The Colca Canyon is one of the world’s deepest – almost twice as deep as the Grand Canyon – with a depth of over 3200-meters. It is a spectacular sight to see, we decided to take it one step further – hike down to the bottom and back again on a 2-day, 18-kilometer hike. We spent a day in Arequipa – the nearest major city – adjusting to the altitude before undertaking the hike.
Our main purpose for our short stop-over in Arequipa was as a base for doing the Colca Canyon Trek, 160-km away. Arequipa is a place that probably deserved much more of our time than we gave it. The city is a perfect mix of Colonial and Modern, something that Peru has mastered. Arequipa is Peru’s second city – around 900,000 people live here – and as a result, is much less hectic than Lima. We essentially had one day to wander around the city and take pictures, and most of it was spent in the historic old town.
After traveling along the coast of Peru for a few days we began to make our way into the mountains. This would be our first taste of the Andes, we were slowly acclimatizing to the new altitude. We would end up spending the next couple of weeks in Peru, Bolivia, and Chile. We needed to begin our acclimatization to the altitude and prepare for our upcoming 5-day trek to Machu Picchu.
What makes Arequipa so Amazing?
What made our stay so enjoyable was just how clean, quiet, and relaxing it was. Especially since we were planning on hiking, we needed a great place to relax. This feels like the type of city you move to for a few weeks or months as opposed to just passing through.
The city is easy to explore, the views were spectacular and the weather was great. Most importantly, the food was incredible. Our first meal was at a small unmarked place that was packed full of locals on a Saturday afternoon. We chose to eat here because it was busy, but once we got inside realized we must have been the only tourists there. It was probably one of the top 3 meals we had in Peru.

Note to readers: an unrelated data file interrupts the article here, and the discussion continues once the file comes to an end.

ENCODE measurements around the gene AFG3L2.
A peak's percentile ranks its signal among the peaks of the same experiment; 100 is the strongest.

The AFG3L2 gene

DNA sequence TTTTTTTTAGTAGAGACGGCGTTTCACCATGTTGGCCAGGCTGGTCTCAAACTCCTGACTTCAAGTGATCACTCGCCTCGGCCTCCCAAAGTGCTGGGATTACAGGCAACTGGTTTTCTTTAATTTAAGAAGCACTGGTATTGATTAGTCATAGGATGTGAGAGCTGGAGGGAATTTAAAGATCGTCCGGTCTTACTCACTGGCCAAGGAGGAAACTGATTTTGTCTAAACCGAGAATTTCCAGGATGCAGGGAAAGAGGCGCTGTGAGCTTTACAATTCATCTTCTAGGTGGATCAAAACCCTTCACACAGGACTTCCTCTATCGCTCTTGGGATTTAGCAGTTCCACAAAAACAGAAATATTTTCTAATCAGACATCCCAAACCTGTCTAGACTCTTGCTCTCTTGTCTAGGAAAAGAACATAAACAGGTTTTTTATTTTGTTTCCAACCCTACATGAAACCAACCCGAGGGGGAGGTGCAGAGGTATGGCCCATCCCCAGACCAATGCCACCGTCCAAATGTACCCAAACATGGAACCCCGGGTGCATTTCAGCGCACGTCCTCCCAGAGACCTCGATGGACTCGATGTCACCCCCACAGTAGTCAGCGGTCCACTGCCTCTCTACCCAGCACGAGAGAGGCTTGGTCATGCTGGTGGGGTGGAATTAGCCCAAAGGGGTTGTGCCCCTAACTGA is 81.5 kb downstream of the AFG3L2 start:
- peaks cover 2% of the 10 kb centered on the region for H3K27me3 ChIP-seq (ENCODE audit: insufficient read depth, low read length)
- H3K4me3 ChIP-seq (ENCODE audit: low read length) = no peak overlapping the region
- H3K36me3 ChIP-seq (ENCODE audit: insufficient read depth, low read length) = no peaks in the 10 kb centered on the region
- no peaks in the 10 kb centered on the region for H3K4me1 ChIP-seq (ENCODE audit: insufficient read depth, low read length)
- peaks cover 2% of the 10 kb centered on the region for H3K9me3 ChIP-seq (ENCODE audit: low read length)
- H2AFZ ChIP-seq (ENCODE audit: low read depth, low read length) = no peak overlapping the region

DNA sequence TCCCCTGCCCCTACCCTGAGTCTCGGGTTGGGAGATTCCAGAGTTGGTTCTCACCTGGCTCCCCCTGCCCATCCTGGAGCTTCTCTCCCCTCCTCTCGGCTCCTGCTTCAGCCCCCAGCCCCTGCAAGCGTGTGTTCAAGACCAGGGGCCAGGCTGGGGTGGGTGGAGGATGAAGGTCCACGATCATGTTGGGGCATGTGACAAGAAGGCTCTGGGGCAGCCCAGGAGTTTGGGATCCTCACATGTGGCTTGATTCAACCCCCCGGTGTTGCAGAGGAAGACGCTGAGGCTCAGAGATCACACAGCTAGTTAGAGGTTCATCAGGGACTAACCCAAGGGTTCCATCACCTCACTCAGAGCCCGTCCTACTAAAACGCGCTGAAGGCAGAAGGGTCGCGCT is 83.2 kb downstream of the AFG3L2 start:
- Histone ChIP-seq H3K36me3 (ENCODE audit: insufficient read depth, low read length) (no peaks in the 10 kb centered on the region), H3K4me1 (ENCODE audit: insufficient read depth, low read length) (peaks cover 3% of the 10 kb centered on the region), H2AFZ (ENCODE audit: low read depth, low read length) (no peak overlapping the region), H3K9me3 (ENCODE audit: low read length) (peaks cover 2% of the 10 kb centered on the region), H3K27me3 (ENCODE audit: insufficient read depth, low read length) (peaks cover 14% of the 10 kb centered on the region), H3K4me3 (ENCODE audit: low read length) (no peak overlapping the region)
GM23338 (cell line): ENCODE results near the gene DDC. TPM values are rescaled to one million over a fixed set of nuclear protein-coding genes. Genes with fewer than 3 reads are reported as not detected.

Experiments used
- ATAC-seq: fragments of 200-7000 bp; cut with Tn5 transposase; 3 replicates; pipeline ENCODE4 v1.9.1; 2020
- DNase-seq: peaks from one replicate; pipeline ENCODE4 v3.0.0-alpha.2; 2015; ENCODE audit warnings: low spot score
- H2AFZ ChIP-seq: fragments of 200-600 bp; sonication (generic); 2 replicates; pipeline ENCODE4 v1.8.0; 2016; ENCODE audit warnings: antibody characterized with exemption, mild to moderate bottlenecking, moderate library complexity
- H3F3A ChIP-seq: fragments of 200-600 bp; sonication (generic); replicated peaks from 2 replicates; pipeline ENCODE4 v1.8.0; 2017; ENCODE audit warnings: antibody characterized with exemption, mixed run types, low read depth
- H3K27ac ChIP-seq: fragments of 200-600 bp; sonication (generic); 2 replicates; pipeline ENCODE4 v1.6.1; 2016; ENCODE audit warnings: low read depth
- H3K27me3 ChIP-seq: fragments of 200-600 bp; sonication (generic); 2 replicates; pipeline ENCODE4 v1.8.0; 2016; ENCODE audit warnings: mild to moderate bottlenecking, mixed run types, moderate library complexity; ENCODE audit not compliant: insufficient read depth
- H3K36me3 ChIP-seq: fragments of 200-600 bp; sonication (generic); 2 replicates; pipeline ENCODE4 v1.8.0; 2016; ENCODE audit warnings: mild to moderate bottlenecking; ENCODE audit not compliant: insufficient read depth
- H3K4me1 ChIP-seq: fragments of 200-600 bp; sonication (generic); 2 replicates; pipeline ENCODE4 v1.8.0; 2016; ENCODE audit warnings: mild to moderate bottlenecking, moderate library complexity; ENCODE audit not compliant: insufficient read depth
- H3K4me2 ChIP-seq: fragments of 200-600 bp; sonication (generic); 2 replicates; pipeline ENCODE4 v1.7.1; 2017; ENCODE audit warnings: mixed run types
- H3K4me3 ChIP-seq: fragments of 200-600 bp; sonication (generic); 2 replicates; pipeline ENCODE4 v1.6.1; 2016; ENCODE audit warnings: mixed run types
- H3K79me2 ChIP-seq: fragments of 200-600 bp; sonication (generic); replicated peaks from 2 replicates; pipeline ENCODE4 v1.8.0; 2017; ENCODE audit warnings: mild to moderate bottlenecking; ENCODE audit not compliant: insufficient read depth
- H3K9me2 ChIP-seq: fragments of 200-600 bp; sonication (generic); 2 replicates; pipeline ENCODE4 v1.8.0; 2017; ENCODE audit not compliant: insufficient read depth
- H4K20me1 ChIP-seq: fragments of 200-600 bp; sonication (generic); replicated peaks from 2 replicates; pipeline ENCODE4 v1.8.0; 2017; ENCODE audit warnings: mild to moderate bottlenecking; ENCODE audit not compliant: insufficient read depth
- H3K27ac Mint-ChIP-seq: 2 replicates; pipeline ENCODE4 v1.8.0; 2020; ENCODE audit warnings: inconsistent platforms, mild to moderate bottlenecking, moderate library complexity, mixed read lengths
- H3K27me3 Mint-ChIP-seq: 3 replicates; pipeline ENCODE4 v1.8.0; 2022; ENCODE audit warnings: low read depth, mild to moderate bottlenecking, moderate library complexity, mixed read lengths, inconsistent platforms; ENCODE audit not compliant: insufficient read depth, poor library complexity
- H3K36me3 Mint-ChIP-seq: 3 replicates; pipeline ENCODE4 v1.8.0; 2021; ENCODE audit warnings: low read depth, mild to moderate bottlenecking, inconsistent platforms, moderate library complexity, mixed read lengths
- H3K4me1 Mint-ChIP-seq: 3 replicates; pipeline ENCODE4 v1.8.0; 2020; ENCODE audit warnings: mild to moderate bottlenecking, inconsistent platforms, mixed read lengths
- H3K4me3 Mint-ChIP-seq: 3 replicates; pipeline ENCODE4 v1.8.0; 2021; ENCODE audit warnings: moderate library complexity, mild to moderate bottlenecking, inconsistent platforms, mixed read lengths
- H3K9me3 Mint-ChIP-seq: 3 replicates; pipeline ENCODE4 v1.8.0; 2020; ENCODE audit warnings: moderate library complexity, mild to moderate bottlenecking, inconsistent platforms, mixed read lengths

We easily could have spent a few more days exploring the city, but we only had a short time and chose to take a few of them and explore the nearby Colca Canyon.
Do not miss out on Cruz del Condor and the Colca Canyon.
Even if you don’t go hiking, the views from the Cruz del Condor are can’t miss. The canyon’s size is beyond description. We did a 2-day (1 night) trek into the Canyon which was challenging (especially at altitude) but super rewarding with the views. Leaving the city to go hiking was our “best” memory, but as we mentioned, the city had an incredible vibe.
The Canyon is about 160 km North-West of Arequipa. The drive between Arequipa and Chivay takes you to a stunning 5000-meters above sea-level, with views of the many surrounding volcanoes. The canyon itself is spectacular. The views from the top of the ridge before you descend are some of the best; It’s hard to put into words or even capture in photos just how big the canyon actually is. It is also one of the few places where you can see the massive Andean Condor in its natural habitat. Inside the valley, are several small local villages, who still live a fairly traditional lifestyle.
The only way in and out of the canyon is by foot or by donkey. Our guide told us a story about how he once won a race against other guides, making the climb from the bottom of the valley to the top in a mere 45 minutes. For a point of reference, this same journey took us just over 3-hours. The locals go up and downhill the way we would walk on flat ground.